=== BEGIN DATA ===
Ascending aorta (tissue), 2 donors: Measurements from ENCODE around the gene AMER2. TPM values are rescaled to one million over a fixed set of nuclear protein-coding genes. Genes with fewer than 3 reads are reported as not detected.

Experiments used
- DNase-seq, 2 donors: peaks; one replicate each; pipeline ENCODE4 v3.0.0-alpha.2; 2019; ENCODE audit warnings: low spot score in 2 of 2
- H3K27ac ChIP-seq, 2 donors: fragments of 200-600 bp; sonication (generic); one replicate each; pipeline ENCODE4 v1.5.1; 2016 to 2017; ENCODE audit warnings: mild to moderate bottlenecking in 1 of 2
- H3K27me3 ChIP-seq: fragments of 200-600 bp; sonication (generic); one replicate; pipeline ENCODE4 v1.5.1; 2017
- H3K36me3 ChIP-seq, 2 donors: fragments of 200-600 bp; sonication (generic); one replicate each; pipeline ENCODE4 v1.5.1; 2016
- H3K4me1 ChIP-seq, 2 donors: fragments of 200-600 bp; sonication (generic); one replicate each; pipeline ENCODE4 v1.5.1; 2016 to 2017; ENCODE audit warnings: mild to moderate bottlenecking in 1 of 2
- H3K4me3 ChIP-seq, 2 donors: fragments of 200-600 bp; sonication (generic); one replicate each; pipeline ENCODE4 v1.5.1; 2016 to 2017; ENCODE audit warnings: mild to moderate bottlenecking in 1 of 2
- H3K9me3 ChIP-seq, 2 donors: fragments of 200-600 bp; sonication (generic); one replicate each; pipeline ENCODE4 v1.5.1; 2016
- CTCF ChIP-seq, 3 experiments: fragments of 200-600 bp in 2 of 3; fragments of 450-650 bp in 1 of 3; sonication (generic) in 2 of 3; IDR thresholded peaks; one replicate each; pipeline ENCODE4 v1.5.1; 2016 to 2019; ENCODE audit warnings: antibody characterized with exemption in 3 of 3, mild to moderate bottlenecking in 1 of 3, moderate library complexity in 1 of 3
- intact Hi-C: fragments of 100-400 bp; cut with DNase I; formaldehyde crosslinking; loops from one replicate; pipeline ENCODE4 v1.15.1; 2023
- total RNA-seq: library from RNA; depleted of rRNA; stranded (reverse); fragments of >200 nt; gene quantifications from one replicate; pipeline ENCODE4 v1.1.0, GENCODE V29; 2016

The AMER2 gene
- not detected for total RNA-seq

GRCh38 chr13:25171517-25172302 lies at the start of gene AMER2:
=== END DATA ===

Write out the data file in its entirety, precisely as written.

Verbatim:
Ascending aorta (tissue), 2 donors: Measurements from ENCODE around the gene AMER2. TPM values are rescaled to one million over a fixed set of nuclear protein-coding genes. Genes with fewer than 3 reads are reported as not detected.

Experiments used
- DNase-seq, 2 donors: peaks; one replicate each; pipeline ENCODE4 v3.0.0-alpha.2; 2019; ENCODE audit warnings: low spot score in 2 of 2
- H3K27ac ChIP-seq, 2 donors: fragments of 200-600 bp; sonication (generic); one replicate each; pipeline ENCODE4 v1.5.1; 2016 to 2017; ENCODE audit warnings: mild to moderate bottlenecking in 1 of 2
- H3K27me3 ChIP-seq: fragments of 200-600 bp; sonication (generic); one replicate; pipeline ENCODE4 v1.5.1; 2017
- H3K36me3 ChIP-seq, 2 donors: fragments of 200-600 bp; sonication (generic); one replicate each; pipeline ENCODE4 v1.5.1; 2016
- H3K4me1 ChIP-seq, 2 donors: fragments of 200-600 bp; sonication (generic); one replicate each; pipeline ENCODE4 v1.5.1; 2016 to 2017; ENCODE audit warnings: mild to moderate bottlenecking in 1 of 2
- H3K4me3 ChIP-seq, 2 donors: fragments of 200-600 bp; sonication (generic); one replicate each; pipeline ENCODE4 v1.5.1; 2016 to 2017; ENCODE audit warnings: mild to moderate bottlenecking in 1 of 2
- H3K9me3 ChIP-seq, 2 donors: fragments of 200-600 bp; sonication (generic); one replicate each; pipeline ENCODE4 v1.5.1; 2016
- CTCF ChIP-seq, 3 experiments: fragments of 200-600 bp in 2 of 3; fragments of 450-650 bp in 1 of 3; sonication (generic) in 2 of 3; IDR thresholded peaks; one replicate each; pipeline ENCODE4 v1.5.1; 2016 to 2019; ENCODE audit warnings: antibody characterized with exemption in 3 of 3, mild to moderate bottlenecking in 1 of 3, moderate library complexity in 1 of 3
- intact Hi-C: fragments of 100-400 bp; cut with DNase I; formaldehyde crosslinking; loops from one replicate; pipeline ENCODE4 v1.15.1; 2023
- total RNA-seq: library from RNA; depleted of rRNA; stranded (reverse); fragments of >200 nt; gene quantifications from one replicate; pipeline ENCODE4 v1.1.0, GENCODE V29; 2016

The AMER2 gene
- not detected for total RNA-seq

GRCh38 chr13:25171517-25172302 lies at the start of gene AMER2: